Creating A Website That Keeps Them Coming Back For More

Sometimes it is a challenge to keep up-to-date on the latest best practices when it comes to your website.  I am always looking at ways to improve my client’s sites to be more engaging and to boost their SEO.

Photo by Crew on Unsplash

If we all had a million dollars, we could hire someone to work on that stuff 40 hours a week (and if you do have a million bucks and are looking to hire someone to help with your digital presence, please drop me a line!) but the reality is, most small businesses or nonprofits don’t have that kind of capacity.

That leads me to the purpose of this post: what are some of the easiest things you can do to at least be in the game of relevance?  Well, I look to the internet myself to find new ideas and I want to share them with you here.

I came across this site – Double the Donations – that offered some solid common sense on the topic and here is a bit of a summary for you, but to read all the details, here is the link.

#1 – Get a CMS
Bite the bullet and invest in a content management system so you know how to connect with the visitors to your digital front door in a thoughtful way. It will help you manage your data so you can do more of what you really want to do.

#2 – Be Mobile Friendly
I don’t know about you, but if I am looking up someone’s website on my cellphone and I can’t read it because it sin’t formatted for such a device, I just close it out and move on.

#3 – Make It Easy
Another thing I look for is how easy it is to click around a website and if the tabs or menu is a challenge to find, I feel frustrated and might you go looking elsewhere for my information.

These are the top three points made in the online article.  There are 11 more tips to consider as well.  Read the entire article here.

There is no getting around it: every business and nonprofit MUST have a website and it MUST be user-friendly.

“A successful website does three things:
It attracts the right kinds of visitors.
Guides them to the main services or product you offer.
Collect Contact details for future ongoing relation.”
― Mohamed Saad

Book: Jab, Jab, Jab, Right Hook: How to Tell Your Story in a Noisy Social World

I heard about Gary Vaynerchuck’s 2013 book, Jab, Jab, Jab, Right Hook: How to Tell Your Story in a Noisy Social World, while listening to the RISE podcast by Rachel Hollis.  She spoke so highly about it that I checked it out of my local library to see what I could use as takeaways for my own work as a content creator.

Here is a summary of what I lifted out of the book that might be of interest to you as well.  Admittedly, his style of writing didn’t engage me very easily but I did learn a few things which is the point, right?

There are so many social media channels out there and a whole bunch of new ones being created as you read this!  What I liked in this book was Gary’s simple explanation of how each of these channels are best used:

  • Facebook is all about making friends. Sharing content is the best way to gain a presence.
  • Twitter is the channel to share news and information. It is all about the hashtags.
  • Tumblr is for the artsy crowd.

He writes that ‘social media is the fastest growing marketing sector getting people’s attention.’ That was five years ago and I suspect it is still very much the case.  Bottom line: if you are a business owner or a nonprofit, you have to engage in social media.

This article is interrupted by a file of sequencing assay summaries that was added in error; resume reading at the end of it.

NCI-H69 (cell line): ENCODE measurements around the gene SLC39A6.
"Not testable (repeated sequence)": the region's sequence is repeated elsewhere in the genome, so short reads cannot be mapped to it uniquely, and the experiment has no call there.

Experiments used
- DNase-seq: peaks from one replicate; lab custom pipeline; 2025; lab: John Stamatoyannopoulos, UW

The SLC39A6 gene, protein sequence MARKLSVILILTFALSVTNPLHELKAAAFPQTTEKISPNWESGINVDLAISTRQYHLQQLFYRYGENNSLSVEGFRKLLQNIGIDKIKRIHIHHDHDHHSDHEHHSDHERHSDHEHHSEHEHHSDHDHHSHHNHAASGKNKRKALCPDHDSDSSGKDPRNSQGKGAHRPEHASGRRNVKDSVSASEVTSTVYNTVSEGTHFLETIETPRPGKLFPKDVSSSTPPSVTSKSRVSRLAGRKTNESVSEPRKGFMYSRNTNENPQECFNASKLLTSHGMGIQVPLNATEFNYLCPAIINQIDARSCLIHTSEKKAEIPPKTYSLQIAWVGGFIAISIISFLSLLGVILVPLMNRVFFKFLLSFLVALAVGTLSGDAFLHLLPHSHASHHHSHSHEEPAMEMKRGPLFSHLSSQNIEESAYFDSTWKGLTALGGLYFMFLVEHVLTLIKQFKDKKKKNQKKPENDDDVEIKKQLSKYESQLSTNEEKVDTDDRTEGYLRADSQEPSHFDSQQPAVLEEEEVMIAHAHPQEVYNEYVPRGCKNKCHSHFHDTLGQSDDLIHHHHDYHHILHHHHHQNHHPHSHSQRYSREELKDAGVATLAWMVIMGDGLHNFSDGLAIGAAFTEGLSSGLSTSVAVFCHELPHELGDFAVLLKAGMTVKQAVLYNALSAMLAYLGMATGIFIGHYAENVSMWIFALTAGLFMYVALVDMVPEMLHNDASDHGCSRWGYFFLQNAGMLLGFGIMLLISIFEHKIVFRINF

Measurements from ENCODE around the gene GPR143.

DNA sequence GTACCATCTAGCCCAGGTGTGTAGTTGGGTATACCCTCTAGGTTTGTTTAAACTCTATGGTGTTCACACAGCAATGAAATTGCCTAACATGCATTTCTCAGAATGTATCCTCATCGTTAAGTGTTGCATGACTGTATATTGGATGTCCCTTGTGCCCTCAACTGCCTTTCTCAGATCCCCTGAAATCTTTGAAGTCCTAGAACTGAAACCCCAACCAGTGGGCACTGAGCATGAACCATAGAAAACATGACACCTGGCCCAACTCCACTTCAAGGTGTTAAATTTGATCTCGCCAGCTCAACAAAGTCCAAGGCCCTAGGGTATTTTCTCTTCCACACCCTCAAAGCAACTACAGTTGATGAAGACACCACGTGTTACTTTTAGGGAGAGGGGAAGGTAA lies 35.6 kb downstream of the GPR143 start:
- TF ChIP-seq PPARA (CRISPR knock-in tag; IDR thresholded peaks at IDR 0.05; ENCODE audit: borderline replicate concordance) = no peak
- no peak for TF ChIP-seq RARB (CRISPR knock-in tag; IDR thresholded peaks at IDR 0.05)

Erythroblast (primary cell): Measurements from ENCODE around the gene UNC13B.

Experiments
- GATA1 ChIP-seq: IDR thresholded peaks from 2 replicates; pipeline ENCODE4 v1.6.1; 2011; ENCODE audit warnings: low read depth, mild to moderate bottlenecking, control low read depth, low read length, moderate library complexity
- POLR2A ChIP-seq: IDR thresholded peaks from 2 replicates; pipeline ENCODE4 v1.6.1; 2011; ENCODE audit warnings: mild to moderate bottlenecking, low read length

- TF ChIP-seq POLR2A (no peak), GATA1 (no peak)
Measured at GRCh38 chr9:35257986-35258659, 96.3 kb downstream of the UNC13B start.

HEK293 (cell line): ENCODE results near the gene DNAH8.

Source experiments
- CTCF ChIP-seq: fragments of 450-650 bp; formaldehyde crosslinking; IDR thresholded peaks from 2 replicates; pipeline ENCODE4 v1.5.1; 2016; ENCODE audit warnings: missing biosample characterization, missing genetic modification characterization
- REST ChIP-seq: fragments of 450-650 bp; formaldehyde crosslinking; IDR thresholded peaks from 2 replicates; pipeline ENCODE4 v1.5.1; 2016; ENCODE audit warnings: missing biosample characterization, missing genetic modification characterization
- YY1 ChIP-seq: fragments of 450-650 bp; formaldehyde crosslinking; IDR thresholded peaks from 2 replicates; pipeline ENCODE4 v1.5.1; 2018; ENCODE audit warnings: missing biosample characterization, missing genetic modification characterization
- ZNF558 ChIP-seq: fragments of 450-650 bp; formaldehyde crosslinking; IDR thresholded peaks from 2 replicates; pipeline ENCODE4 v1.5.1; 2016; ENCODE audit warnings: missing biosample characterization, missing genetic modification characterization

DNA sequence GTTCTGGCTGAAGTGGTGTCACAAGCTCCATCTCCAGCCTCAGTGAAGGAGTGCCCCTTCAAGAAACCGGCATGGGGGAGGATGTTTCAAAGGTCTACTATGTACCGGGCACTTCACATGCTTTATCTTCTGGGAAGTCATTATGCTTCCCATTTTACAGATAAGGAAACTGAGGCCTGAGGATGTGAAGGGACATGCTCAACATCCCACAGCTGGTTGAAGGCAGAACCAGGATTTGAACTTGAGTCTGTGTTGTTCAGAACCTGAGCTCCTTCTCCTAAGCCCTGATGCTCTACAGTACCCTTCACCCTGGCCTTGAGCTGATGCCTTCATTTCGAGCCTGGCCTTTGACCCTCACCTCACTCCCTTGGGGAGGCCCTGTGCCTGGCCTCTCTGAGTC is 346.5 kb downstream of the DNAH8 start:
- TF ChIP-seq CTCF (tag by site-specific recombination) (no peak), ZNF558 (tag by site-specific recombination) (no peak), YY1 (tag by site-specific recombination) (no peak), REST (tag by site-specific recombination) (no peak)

Some key suggestions he shared:

  • Keep your call to action simple and easy to understand.
  • Craft content for all types of devices.
  • Respect the nuances of the channel being used to convey to message.
  • Look for topics that are trending and incorporate in your posts.

Native content is key.  What we put on those channels needs to look and sound like other content that is appearing on it. And, as always, good storytelling is a non-negotiable.

Whether you can spend 40 hours or 40 minutes a week on social media, come up with a plan that makes sense for your organization.  If your business or service is a visual one, then Instagram is your best bet, for example.  My tip:  craft a calendar of activities so you are regularly engaged on your channels.  This includes your own posts but also remember to interact with other activity on the channel, too.  No one likes it when you talk too much.

 

 

Your Organization’s Front Door

I work with several clients who own small businesses.  It is a one person shop so they don’t have the resources to hire a full-time content creator to manage their website and social media, let alone produce a podcast about their services.  In my role, I review their websites for link issues and write blog posts to up their SEO presence.  There are many ways (and many hours to do them) to up your SEO game, but small businesses don’t have the bandwidth to dedicate resources to that effort.  However, your website serves as your digital front door for anyone in the world to access your organization’s offerings. But if they don’t find, how can they knock and stop by for a visit?

My philosophy is, if you just do a few things, it goes a long way.  You have to keep updating your site so it relevant in the ever-changing digital landscape.  And, from what I hear, Google adores fresh content. Content also represents your brand, your message to potential clients.  Don’t get me started on algorithms! Using keywords and tags will also deepen your presence on the internet.

If you are looking for support for a website audit, blogging, or social media support, drop me an email.  I’d like to talk with you about some strategies that may help your business!

RESOURCES

https://harnessmedia.net/news/top-7-reasons-update-website/

https://seositecheckup.com/articles/5-reasons-why-fresh-content-is-critical-for-your-website-and-seo